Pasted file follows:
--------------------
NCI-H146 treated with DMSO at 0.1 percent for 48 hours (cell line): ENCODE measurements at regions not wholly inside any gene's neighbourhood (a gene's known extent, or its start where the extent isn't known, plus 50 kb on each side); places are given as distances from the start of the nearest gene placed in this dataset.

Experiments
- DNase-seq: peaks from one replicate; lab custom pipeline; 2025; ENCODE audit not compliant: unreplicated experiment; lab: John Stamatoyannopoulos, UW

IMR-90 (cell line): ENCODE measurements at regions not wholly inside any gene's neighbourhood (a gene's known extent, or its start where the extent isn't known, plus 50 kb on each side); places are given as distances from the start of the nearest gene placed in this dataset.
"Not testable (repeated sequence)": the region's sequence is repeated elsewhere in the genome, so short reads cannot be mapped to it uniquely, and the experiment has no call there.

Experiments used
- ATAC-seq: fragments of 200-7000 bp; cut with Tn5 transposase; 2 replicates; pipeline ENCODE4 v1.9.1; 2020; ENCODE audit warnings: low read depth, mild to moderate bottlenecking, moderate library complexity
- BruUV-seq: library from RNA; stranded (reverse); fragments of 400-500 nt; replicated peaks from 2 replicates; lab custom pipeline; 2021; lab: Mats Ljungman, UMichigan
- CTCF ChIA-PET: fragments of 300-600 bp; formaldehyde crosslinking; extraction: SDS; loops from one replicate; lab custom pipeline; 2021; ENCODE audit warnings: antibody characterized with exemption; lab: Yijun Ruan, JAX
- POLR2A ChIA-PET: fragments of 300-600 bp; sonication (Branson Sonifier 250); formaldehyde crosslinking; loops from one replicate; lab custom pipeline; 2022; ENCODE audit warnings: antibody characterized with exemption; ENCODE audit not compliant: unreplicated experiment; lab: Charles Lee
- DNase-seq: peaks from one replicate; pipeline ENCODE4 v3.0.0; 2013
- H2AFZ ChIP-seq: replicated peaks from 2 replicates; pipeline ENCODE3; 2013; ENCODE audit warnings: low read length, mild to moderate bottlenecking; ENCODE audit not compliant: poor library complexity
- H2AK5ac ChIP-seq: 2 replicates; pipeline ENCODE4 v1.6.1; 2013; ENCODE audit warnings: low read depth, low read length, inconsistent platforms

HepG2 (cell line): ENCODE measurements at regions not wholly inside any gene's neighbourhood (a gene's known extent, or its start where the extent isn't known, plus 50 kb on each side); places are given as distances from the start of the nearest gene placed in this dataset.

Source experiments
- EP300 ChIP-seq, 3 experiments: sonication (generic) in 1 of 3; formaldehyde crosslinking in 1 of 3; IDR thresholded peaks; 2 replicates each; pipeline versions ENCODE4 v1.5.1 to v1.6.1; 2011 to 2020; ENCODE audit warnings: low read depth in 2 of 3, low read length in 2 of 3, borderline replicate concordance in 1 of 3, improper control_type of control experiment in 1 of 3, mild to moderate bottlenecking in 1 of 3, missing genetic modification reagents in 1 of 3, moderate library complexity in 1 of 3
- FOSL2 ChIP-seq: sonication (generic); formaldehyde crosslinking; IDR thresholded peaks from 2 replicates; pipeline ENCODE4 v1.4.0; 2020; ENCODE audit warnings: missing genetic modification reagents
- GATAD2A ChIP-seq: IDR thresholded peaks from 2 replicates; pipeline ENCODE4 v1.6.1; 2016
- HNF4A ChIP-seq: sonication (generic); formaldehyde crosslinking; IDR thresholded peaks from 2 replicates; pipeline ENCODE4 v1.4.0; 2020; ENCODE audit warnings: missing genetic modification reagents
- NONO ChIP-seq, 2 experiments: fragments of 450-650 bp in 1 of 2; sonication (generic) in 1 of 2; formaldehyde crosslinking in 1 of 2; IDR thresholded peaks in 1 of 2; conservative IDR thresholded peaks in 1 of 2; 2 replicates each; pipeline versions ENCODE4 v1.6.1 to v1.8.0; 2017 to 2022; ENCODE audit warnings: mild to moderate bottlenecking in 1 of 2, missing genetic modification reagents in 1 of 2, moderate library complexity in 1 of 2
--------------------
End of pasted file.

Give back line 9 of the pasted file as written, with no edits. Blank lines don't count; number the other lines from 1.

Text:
- CTCF ChIA-PET: fragments of 300-600 bp; formaldehyde crosslinking; extraction: SDS; loops from one replicate; lab custom pipeline; 2021; ENCODE audit warnings: antibody characterized with exemption; lab: Yijun Ruan, JAX